Vancouver's Crosstown neighbourhood hits a Soho cool
Nestled in between the hustle and bustle of downtown, the new-money flash of Yaletown, the historical character of Gastown, and the colourful grit of Chinatown is where Crosstown is quietly making a name for itself as Vancouver’s hippest up-and-coming micro-hood and home-décor hub. Like Swiss cuisine, this hidden gem is a mix of influences from all its bigger neighbours, yet still has a distinct flavour of its own.
And who do we have to thank for this? Chambar (562 Beatty Street). Yes, people in the know seem to agree that Chambar owners Nico and Karri Schuermans are the king and queen of Crosstown. When they opened their world-class Belgian restaurant six years ago, they put that nearly forgotten stretch of Beatty Street between Pender and Dunsmuir back on everyone’s radar. Then in 2008, the couple opened Café Medina (556 Beatty Street), the hottest brunch spot in town. If you’ve never had one of their waffles or a lavender latte there, you’re really missing out. And most recently, they partnered up with chef David Robertson to open the Dirty Apron Cooking School (540 Beatty Street), an interactive “culinary playground” taught by the pros.
But it’s not just this cluster of foodie hot spots that’s elevating this neighbourhood to near SoHo levels of coolness; it’s all the surrounding warehouses that have been converted into mid-luxury lofts.
So it’s only fitting that chic home-décor stores have been popping up on Beatty as well. A couple of years ago, Nest Interiors set up shop at 522 Beatty Street. At this jazzy showroom, co-owner George Molnar offers what he calls “design packages”, in which a Nest designer comes to your digs to consult with you on your decorating vision. Depending on the size of the space, customers can go for a good ($250), better ($500), or best ($995) package—each one comes with a furniture discount.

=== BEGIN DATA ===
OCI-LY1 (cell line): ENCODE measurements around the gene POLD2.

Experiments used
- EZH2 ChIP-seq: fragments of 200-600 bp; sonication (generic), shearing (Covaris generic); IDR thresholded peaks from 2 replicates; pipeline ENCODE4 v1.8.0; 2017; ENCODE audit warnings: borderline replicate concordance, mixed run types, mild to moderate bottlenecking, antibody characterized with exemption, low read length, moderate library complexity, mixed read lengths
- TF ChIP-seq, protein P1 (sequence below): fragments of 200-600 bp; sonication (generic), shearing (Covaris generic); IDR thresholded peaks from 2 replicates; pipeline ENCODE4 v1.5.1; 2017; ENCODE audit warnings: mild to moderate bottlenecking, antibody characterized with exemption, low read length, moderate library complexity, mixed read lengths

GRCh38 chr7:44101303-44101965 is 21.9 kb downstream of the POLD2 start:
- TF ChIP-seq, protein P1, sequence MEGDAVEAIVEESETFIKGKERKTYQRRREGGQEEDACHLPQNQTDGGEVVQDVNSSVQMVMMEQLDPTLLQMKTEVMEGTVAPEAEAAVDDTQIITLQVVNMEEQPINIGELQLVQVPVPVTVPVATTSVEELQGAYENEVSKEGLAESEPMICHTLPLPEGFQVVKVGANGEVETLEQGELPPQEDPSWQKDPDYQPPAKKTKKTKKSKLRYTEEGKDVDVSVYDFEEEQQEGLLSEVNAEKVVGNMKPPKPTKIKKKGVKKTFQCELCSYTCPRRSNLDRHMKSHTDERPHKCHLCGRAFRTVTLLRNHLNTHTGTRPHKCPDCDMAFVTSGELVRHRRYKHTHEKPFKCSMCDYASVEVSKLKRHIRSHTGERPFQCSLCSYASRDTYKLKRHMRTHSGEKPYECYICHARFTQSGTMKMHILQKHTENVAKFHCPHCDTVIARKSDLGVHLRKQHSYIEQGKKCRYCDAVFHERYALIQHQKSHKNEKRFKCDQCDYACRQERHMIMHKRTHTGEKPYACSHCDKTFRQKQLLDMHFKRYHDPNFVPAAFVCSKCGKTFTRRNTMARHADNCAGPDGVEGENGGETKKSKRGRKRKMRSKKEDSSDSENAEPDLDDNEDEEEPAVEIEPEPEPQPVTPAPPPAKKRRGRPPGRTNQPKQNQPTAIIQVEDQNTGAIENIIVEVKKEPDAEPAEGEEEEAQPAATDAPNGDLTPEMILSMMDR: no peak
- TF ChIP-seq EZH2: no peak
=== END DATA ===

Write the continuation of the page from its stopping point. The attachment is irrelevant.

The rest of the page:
“We like to work with our clients and actually get them to make a bit of a commitment to work with us,” says Molnar, who sat down with the Straight at the Nest Interiors showroom. “So we like to come to your home and get to know your home, your lifestyle, your taste, whether you have pets, and all those kinds of things. So that you’re just as happy in your rooms today as you’re going to be 10 years from now.”
A lot of Nest’s customers are lofters. For them, Molnar has a few simple guidelines to keep in mind when furnishing their wide-open spaces. The first is, Don’t be afraid to have fun with scale.
“With a loft space, we often try to pick something to go oversize on—something a little bit unexpected,” says Molnar. “You could do an oversized rug or an oversized credenza or something.”¦Just play with it. Of course, it depends on the height and the window space of your place, but you want to go exaggerated in some direction.”
One such signature piece that Nest sells is the Steve sectional by John Charles Designs. This three-piece component-based couch set that’s on display in his front window (the colour: “modern concrete”) goes for approximately $8,000 and fits in with Nest’s overall “modern comfortable” vibe.
As for creating sub-spaces, Molnar prefers using rugs to subtly divide a room. At Nest, you can pick up a beautiful hand-knotted green-and-brown, bird-patterned Bodhi rug ($2,300 for 5-by-8.5-foot style) to use as your main carpet and a hand-tufted wool rug (starting at $700) for about the same price for the dining area.
His third tip is go big with your art. After all, what’s the point of having all those uninterrupted, gallery-inspired walls?
Robert Quinnell agrees. He’s the co-owner of Provide (529 Beatty Street), a home-accessories store that’s conveniently situated across the street from Nest. Quinnell carries a wide selection of Martha Sturdy Wall Sculptures. These formidable square acid-on-steel images go for $3,600 to $8,400.
In addition to great art, Quinnell is all about multipurpose pieces. That’s why one of his biggest sellers is the Daff wool-felt accessories collection from Dí¼sseldorf. Daff placemats ($41 to $53) and coasters ($4.75 to $14) look more like art than table settings when you stack them up and showcase them proudly. And the lidless soft boxes ($42 to $190) look just as great left out in the open (no need to slide ’em under the bed). They come in neutrals as well as eye-popping brights like orange, teal, and fuchsia.
“So great for storage,” says Quinnell, who recently gave the Straight a tour of his store. “They can be used for anything—newspapers, magazines, record albums, dogs.”
Like Nest, Provide is a perfect fit in Crosstown, and for Quinnell, there was no other ’hood in Vancouver better suited for his New York–vibe lifestyle-décor shop.
“When you come to a street like this, you feel like you’re transported into Manhattan or somewhere like that,” Quinnell says, “so in a way it’s big-city in a small city.”